I read an article about repentance in the August 2009 Ensign magazine. “Mending Quilts, Mending Lives” illustrates the idea of repentance in a story about a damaged quilt.
While making a quilt, one of the quilters accidentally put a hole in the fabric when she carelessly handled a pair of scissors. The author wrote,
“We were all upset and knew the quilt was ruined. I remember my grandmother telling us not to worry because with iron-on tape and some careful ‘finagling’ she would be able to make the hole almost invisible. Sure enough, she fixed it, and although a patch now covered the unsightly hole, we had to look closely to find it” (page 16).
As the story unfolded, 37 years later the author of the Ensign article decided to use the quilt in a Young Women’s meeting to teach about life and repentance. When she looked for the patch that had repaired the quilt, she could not find it. She wrote,
“Then I was reminded of the words in Doctrine and Covenants 58:42: ‘Behold, he who has repented of his sins, the same is forgiven, and I, the Lord, remember them no more.’ I knew what I needed to share with the young women… Just as I had been unable to find the patch in the quilt, so it is with our lives–if we truly repent, it can be as if a sin had not been committed and even the Lord will remember it no more” (page 17).
As I read this, it made me think a bit about the Mormon perspective and teaching on repentance. The words that follow the Doctrine and Covenants passage that the author quoted (D&C 58:43) explains what it is (in Mormonism) to “truly repent.”
“By this ye may know if a man repenteth of his sins–behold, he will confess them and forsake them.”
The LDS pamphlet “Repentance Brings Forgiveness” clarifies the Mormon position on this:
“Abandonment of Sin…The forsaking of sin must be a permanent one. True repentance does not permit making the same mistake again.”
Because, if sin is not permanently abandoned, the former sins return:
“And now, verily I say unto you, I, the Lord, will not lay any sin to your charge; go your ways and sin no more; but unto that soul who sinneth shall the former sins return, saith the Lord your God” (Doctrine and Covenants 82:7).
It has been taught that,
“We also have to forsake the sin and never to repeat it not even in our minds. …In order to remain forgiven we must never commit the sin again” (Mormon Missionary Discussion F, Uniform System for Teaching Families. 1981, pp. 35-36).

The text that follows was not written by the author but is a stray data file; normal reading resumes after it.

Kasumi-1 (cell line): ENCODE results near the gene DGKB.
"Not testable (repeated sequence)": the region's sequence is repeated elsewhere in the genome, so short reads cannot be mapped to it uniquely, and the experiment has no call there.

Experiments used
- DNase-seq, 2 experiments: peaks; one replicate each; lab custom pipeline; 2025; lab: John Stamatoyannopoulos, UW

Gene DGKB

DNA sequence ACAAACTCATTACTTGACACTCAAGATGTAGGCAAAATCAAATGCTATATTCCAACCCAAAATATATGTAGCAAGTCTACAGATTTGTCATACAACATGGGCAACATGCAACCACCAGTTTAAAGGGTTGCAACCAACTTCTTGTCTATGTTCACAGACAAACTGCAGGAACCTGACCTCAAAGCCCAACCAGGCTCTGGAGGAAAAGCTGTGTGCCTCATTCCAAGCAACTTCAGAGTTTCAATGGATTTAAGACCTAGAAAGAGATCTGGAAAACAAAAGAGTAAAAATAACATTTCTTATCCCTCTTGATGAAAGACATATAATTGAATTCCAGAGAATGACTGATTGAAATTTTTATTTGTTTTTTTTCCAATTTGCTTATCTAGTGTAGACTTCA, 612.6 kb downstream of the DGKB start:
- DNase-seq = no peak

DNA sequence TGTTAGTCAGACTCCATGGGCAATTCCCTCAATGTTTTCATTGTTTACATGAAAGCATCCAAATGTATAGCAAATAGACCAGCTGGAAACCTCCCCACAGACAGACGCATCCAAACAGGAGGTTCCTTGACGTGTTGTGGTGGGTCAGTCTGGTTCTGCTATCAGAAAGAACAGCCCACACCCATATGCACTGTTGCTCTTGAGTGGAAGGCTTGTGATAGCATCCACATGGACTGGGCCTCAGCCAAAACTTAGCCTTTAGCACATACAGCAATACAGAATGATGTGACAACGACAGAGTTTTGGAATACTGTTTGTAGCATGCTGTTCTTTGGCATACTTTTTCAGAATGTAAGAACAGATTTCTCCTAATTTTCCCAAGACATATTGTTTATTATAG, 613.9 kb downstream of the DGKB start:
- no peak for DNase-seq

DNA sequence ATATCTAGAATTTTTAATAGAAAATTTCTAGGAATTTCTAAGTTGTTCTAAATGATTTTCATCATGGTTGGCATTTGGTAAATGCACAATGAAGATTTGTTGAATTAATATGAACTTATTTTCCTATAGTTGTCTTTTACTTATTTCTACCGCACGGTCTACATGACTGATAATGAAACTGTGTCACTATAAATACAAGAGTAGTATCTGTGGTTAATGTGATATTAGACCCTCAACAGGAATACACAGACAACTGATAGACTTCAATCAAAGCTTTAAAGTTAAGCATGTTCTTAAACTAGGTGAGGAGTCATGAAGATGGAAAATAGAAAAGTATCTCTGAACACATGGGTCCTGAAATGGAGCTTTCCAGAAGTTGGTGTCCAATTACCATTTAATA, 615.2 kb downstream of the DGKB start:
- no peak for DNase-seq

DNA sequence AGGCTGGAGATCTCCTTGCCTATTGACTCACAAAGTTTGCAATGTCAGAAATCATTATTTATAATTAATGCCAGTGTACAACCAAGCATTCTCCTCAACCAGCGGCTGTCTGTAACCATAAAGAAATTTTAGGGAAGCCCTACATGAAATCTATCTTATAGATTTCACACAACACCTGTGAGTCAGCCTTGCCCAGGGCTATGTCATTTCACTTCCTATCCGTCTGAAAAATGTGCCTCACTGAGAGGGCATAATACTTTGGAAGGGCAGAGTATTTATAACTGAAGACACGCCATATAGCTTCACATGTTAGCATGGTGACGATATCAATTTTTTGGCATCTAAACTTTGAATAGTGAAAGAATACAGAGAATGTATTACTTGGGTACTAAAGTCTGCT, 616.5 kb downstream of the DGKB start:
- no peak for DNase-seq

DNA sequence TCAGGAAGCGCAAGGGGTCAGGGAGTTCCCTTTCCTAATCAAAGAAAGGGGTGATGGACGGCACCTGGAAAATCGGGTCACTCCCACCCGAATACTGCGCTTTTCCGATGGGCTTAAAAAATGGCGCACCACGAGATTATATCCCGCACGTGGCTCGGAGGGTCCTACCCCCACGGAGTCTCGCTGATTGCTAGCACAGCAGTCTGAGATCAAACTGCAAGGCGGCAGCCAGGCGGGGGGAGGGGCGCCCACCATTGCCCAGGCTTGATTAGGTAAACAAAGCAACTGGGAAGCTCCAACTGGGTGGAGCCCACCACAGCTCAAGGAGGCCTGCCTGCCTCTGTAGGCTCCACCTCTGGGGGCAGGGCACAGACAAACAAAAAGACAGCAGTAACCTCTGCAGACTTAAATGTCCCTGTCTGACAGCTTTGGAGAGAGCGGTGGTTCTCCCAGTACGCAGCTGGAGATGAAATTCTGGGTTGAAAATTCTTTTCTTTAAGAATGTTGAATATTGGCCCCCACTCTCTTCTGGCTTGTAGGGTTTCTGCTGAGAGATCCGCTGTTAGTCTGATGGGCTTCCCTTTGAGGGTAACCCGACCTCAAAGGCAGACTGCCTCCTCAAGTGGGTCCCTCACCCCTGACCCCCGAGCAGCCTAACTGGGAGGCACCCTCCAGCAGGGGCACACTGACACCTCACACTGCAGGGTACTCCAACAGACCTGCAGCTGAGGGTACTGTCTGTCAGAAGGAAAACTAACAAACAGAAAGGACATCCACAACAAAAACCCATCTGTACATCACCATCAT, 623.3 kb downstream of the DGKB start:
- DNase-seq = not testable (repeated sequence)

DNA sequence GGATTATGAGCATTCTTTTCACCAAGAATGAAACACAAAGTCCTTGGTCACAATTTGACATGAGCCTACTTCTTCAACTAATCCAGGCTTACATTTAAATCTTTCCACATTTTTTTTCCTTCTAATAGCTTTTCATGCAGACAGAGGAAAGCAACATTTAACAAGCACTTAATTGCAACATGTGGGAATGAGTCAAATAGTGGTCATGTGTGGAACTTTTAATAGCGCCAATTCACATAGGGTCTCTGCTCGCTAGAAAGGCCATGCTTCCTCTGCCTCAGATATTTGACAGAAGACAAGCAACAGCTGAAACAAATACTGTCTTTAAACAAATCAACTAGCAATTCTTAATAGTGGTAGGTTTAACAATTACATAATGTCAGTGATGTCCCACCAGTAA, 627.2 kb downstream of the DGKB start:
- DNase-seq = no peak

“Those who receive forgiveness and then repeat the sin are held
accountable for their former sins” (Gospel Principles, 1997, page 253).
So if the quilt in the Ensign story represented a real life, it would not have one patched tear in the fabric, but hundreds — maybe thousands. There would be patches upon patches upon patches. Indeed, there might be more patches than quilt!
And herein lies the problem with Mormonism’s impossible promises of forgiveness and cleansing. In real life, relying on what Mormonism says God requires for “true repentance,” it can never be. The frequency and depth of our sin is more than can ever be patched and repaired.
The Bible presents God’s forgiveness this way:
“He does not deal with us according to our sins, nor repay us according to our iniquities. For as high as the heavens are above the earth,
so great is his steadfast love toward those who fear him; as far as the east is from the west, so far does he remove our transgressions from us” (Psalm 103:10-12).
God does not patch us up and send us on our way to see how well we’ll do. Instead, this is what He does for us:
“[I]f anyone is in Christ, he is a new creation. The old has passed away; behold, the new has come. All this is from God, who through Christ reconciled us to himself and gave us the ministry of reconciliation; that is, in Christ God was reconciling the world to himself, not counting their trespasses against them, and entrusting to us the message of reconciliation. Therefore, we are ambassadors for Christ, God making his appeal through us. We implore you on behalf of Christ, be reconciled to God. For our sake he made him to be sin who knew no sin, so that in him we might become the righteousness of God” (2 Corinthians 5:17-21).
God does not merely repair our sin-torn souls. He reweaves the fabric of our lives, replacing the beat up, stained and battered cloth with a beautiful new quilt of His own design.